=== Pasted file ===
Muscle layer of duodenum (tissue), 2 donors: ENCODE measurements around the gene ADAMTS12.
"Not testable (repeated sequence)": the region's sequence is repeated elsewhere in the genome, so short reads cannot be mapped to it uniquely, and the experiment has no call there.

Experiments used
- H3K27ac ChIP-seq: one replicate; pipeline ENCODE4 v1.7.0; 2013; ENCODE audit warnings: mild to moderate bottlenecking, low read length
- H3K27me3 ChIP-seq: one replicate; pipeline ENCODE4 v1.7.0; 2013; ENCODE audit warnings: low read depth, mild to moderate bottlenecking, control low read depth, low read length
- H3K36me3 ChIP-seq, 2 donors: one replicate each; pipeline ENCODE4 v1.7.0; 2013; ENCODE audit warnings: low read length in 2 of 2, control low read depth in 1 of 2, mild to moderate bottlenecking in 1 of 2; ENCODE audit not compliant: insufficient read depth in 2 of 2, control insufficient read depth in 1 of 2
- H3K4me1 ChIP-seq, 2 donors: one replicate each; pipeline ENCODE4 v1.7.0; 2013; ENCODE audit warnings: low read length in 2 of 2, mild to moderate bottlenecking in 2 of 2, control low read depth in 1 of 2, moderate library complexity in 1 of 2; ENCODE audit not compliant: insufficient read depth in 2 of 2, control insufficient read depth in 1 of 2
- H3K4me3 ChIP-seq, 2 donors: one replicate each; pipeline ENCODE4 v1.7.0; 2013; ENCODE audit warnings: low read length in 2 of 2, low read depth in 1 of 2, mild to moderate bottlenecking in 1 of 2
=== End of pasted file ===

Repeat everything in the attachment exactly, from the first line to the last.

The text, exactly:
Muscle layer of duodenum (tissue), 2 donors: ENCODE measurements around the gene ADAMTS12.
"Not testable (repeated sequence)": the region's sequence is repeated elsewhere in the genome, so short reads cannot be mapped to it uniquely, and the experiment has no call there.

Experiments used
- H3K27ac ChIP-seq: one replicate; pipeline ENCODE4 v1.7.0; 2013; ENCODE audit warnings: mild to moderate bottlenecking, low read length
- H3K27me3 ChIP-seq: one replicate; pipeline ENCODE4 v1.7.0; 2013; ENCODE audit warnings: low read depth, mild to moderate bottlenecking, control low read depth, low read length
- H3K36me3 ChIP-seq, 2 donors: one replicate each; pipeline ENCODE4 v1.7.0; 2013; ENCODE audit warnings: low read length in 2 of 2, control low read depth in 1 of 2, mild to moderate bottlenecking in 1 of 2; ENCODE audit not compliant: insufficient read depth in 2 of 2, control insufficient read depth in 1 of 2
- H3K4me1 ChIP-seq, 2 donors: one replicate each; pipeline ENCODE4 v1.7.0; 2013; ENCODE audit warnings: low read length in 2 of 2, mild to moderate bottlenecking in 2 of 2, control low read depth in 1 of 2, moderate library complexity in 1 of 2; ENCODE audit not compliant: insufficient read depth in 2 of 2, control insufficient read depth in 1 of 2
- H3K4me3 ChIP-seq, 2 donors: one replicate each; pipeline ENCODE4 v1.7.0; 2013; ENCODE audit warnings: low read length in 2 of 2, low read depth in 1 of 2, mild to moderate bottlenecking in 1 of 2